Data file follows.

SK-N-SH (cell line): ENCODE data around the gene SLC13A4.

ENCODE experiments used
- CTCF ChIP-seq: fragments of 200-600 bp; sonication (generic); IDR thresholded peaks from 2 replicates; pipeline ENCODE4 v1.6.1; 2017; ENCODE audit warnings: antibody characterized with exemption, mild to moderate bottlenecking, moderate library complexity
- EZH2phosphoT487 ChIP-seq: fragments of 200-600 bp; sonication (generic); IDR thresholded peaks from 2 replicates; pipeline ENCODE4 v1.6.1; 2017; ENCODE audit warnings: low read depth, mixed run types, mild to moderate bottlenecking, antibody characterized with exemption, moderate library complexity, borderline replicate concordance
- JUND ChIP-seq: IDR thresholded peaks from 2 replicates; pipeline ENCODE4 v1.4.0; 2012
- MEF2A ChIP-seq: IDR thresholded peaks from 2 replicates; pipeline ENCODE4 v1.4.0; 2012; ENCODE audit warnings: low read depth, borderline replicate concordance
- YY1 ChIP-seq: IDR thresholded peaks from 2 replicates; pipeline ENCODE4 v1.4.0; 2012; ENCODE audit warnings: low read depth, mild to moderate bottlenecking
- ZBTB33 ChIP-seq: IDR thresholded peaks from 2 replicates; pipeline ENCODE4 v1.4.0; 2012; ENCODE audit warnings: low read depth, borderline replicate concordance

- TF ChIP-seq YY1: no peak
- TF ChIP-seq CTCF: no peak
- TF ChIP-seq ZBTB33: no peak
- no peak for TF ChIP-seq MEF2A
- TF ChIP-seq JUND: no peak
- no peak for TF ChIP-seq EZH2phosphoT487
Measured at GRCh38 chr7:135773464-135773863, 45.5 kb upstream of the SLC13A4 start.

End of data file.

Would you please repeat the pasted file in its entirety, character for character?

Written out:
SK-N-SH (cell line): ENCODE data around the gene SLC13A4.

ENCODE experiments used
- CTCF ChIP-seq: fragments of 200-600 bp; sonication (generic); IDR thresholded peaks from 2 replicates; pipeline ENCODE4 v1.6.1; 2017; ENCODE audit warnings: antibody characterized with exemption, mild to moderate bottlenecking, moderate library complexity
- EZH2phosphoT487 ChIP-seq: fragments of 200-600 bp; sonication (generic); IDR thresholded peaks from 2 replicates; pipeline ENCODE4 v1.6.1; 2017; ENCODE audit warnings: low read depth, mixed run types, mild to moderate bottlenecking, antibody characterized with exemption, moderate library complexity, borderline replicate concordance
- JUND ChIP-seq: IDR thresholded peaks from 2 replicates; pipeline ENCODE4 v1.4.0; 2012
- MEF2A ChIP-seq: IDR thresholded peaks from 2 replicates; pipeline ENCODE4 v1.4.0; 2012; ENCODE audit warnings: low read depth, borderline replicate concordance
- YY1 ChIP-seq: IDR thresholded peaks from 2 replicates; pipeline ENCODE4 v1.4.0; 2012; ENCODE audit warnings: low read depth, mild to moderate bottlenecking
- ZBTB33 ChIP-seq: IDR thresholded peaks from 2 replicates; pipeline ENCODE4 v1.4.0; 2012; ENCODE audit warnings: low read depth, borderline replicate concordance

- TF ChIP-seq YY1: no peak
- TF ChIP-seq CTCF: no peak
- TF ChIP-seq ZBTB33: no peak
- no peak for TF ChIP-seq MEF2A
- TF ChIP-seq JUND: no peak
- no peak for TF ChIP-seq EZH2phosphoT487
Measured at GRCh38 chr7:135773464-135773863, 45.5 kb upstream of the SLC13A4 start.